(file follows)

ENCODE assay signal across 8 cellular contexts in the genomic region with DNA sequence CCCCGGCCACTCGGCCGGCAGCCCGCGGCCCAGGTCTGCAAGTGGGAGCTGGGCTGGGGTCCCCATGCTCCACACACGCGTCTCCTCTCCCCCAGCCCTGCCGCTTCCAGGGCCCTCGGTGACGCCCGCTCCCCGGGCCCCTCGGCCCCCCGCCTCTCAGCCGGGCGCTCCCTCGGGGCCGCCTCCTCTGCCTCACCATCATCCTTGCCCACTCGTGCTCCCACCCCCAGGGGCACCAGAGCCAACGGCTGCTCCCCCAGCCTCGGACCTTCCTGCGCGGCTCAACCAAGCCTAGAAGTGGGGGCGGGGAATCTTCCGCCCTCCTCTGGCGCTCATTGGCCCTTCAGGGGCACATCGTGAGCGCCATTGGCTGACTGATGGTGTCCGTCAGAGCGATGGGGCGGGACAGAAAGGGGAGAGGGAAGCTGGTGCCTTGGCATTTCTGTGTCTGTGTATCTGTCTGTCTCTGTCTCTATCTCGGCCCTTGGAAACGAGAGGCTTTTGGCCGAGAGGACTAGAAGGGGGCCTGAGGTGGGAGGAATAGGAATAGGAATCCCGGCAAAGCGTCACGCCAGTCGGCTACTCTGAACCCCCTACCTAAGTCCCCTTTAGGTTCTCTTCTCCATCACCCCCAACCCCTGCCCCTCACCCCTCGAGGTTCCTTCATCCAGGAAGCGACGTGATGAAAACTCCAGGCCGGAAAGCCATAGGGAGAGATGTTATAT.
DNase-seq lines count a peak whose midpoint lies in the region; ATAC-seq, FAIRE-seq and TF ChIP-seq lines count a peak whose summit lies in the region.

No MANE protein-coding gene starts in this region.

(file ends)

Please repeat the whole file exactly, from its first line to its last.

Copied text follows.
ENCODE assay signal across 8 cellular contexts in the genomic region with DNA sequence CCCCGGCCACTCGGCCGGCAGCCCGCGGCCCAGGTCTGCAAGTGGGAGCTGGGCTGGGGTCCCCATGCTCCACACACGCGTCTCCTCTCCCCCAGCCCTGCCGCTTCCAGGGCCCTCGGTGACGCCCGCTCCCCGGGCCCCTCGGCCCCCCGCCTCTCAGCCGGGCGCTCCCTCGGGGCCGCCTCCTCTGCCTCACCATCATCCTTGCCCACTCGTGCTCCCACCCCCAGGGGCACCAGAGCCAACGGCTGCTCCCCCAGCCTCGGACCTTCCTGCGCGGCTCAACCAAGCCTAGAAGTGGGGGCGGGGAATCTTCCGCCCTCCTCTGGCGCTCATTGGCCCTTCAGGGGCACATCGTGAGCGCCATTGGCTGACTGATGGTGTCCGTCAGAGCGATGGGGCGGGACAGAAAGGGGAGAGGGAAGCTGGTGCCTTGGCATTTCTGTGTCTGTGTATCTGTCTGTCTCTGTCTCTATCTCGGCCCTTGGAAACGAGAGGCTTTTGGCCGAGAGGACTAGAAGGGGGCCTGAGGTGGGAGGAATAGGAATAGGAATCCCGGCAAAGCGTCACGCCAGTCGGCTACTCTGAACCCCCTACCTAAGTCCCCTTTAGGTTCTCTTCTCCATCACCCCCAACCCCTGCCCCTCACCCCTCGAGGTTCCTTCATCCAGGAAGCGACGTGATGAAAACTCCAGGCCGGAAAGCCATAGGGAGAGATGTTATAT.
DNase-seq lines count a peak whose midpoint lies in the region; ATAC-seq, FAIRE-seq and TF ChIP-seq lines count a peak whose summit lies in the region.

No MANE protein-coding gene starts in this region.